Why the Trade War With China Will Be Hard to Win

America Now

President Trump’s decision to enact tariffs on Chinese goods has initiated a trade war that will be very difficult to stop. China placed tariffs on US goods in retaliation, and in response Trump has vowed to place even more tariffs on Chinese goods. The trade dispute may get so heated that every good imported from China might eventually be subject to tariffs.

China has already filed a complaint with the World Trade Organization (WTO) against the United States for its initiation of tariffs. The fact that Trump acted unilaterally and outside the purview of the WTO won’t do much good for the United States’ defense at the WTO. If Trump doesn’t like the WTO (and let’s be honest, it’s not an organization that serves any useful purpose) then he should just pull out.

In Chinese society the concept of face is extremely important. Causing someone else to lose face is a big no-no. What Trump is doing by attempting to use tariffs to force China to the bargaining table is trying to do something that will cause the Chinese leadership to lose face. At a time when China is flexing its muscle by expanding its presence in the South China Sea and growing its economy, being forced to the negotiation table would establish Trump as the man in control and the Chinese leadership as being subservient. The loss of face would be unbearable, so China will not give in and will instead match the US move for move. Chinese leaders will sooner fall on their swords than lose face to the US.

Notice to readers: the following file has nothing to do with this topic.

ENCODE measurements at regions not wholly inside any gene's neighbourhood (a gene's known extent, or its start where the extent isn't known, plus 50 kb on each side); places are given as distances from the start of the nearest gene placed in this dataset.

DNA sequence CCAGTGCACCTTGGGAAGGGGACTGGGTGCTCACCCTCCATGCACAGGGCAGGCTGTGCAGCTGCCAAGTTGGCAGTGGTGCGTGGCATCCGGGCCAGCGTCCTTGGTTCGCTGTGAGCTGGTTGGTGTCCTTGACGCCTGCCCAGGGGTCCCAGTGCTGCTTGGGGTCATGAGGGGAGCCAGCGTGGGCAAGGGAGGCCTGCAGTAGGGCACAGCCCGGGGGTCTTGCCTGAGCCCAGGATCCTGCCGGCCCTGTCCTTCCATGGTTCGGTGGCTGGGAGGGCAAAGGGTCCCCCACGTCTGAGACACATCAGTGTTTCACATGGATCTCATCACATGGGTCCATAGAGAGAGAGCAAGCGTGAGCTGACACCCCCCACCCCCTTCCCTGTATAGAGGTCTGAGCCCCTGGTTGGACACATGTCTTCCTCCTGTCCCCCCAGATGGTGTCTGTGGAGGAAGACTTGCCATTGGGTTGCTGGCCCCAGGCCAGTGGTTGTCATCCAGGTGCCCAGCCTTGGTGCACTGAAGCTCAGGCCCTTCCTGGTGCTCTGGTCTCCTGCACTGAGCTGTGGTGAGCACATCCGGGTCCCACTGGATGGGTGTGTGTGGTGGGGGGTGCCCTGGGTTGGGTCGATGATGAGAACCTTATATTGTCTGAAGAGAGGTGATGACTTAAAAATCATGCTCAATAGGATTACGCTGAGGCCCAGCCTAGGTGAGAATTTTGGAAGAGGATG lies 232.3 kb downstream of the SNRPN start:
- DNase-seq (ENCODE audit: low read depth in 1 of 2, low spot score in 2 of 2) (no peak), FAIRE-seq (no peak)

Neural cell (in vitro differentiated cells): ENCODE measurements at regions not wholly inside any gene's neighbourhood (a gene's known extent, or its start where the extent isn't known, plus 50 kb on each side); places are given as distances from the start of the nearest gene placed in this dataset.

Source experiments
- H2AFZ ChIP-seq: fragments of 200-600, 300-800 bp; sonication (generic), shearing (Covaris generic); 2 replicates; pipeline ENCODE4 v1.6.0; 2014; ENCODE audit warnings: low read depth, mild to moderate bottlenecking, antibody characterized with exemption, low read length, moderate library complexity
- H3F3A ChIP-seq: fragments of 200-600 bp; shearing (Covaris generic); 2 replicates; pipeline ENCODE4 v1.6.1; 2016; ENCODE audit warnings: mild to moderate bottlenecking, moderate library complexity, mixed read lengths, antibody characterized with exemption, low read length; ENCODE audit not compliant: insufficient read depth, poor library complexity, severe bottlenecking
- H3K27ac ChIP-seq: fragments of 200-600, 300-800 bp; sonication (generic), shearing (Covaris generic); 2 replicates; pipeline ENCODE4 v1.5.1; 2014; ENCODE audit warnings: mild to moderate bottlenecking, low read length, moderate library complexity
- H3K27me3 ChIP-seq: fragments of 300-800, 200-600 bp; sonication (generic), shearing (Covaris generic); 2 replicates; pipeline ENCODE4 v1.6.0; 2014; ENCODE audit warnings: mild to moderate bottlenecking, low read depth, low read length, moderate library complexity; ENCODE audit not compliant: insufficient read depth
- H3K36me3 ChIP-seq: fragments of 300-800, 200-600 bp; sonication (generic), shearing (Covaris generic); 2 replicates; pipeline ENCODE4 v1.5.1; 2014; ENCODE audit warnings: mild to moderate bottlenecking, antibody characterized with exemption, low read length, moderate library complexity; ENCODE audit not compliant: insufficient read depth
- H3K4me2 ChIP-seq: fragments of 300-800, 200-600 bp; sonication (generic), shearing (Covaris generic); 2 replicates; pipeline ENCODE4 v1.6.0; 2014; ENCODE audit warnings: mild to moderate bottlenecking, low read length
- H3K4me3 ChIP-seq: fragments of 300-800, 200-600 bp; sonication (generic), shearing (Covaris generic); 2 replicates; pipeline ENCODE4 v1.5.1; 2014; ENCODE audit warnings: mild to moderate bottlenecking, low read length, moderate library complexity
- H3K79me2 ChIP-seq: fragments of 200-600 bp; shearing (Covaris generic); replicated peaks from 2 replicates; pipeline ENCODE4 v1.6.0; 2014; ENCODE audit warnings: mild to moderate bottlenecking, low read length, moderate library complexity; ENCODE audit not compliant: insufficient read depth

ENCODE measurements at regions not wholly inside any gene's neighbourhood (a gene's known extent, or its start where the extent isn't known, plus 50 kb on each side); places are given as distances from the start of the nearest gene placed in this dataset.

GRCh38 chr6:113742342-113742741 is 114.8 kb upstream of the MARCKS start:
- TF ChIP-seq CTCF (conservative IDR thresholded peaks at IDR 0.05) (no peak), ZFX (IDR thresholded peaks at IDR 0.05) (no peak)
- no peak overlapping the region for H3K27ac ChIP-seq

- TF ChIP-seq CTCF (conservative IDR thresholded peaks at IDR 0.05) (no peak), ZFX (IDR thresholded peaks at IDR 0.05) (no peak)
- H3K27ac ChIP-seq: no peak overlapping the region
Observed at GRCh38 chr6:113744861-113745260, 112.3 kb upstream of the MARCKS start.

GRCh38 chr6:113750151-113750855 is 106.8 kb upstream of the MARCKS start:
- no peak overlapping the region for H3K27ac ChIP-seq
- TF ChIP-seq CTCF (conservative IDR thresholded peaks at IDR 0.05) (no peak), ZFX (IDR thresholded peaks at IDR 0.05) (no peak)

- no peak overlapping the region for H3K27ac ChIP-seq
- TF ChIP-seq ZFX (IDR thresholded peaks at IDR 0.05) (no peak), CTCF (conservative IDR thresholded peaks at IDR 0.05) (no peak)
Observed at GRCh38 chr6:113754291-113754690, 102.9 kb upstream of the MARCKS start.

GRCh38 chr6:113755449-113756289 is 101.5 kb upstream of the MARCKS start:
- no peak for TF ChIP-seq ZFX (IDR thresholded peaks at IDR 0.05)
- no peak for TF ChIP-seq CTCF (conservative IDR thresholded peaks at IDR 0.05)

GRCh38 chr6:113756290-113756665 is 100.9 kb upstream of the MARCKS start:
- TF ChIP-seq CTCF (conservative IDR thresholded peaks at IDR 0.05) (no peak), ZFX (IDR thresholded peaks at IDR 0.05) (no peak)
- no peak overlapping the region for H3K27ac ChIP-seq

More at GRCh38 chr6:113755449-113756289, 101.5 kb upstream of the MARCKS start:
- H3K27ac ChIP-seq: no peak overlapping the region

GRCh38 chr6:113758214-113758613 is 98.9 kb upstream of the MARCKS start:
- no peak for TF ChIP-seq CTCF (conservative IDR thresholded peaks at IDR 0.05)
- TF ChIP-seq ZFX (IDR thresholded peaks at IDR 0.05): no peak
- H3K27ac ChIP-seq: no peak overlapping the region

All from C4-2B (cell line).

That’s in large part due to the internal political struggle going on in China right now. Much of China’s impressive growth has come about through the creation of a massive housing and investment bubble, the creation of ghost cities and building of enormous infrastructure projects that are underutilized. Eventually that bubble will crash, millions of Chinese will lose much of their life savings, and domestic discontent will boil over.

Part of the reason for China’s newfound focus on external expansion is to take people’s focus off the eventual economic downturn and direct their attention abroad. With over 70 million more men than women, China has a huge male surplus, and it’s those men who will lose their jobs when the economy crashes. Imagine millions of young, unemployed, angry men with nothing to do and no direction and you’ll understand what keeps the Chinese leadership up at night. They know that a crashing economy could mean not only a fall from power but also a revolutionary overthrow of the government.

It doesn’t help that China’s newfound nationalism is increasingly being expressed in xenophobic attitudes towards foreigners either. And because of that newfound nationalism, the attempts by the Trump administration to force China to negotiate brings up memories of the unequal treaties forced upon China by imperialist powers in the 19th century. Trump administration officials may be ignorant of that history, but the Chinese leadership and Chinese populace aren’t. So if the administration expects a quick resolution to the trade war, it may be in for a rude awakening.

Why the Trade War With China Will Be Hard to Win was last modified: July 18th, 2018 by Paul-Martin Foss

This article was originally posted on Red Tea News.

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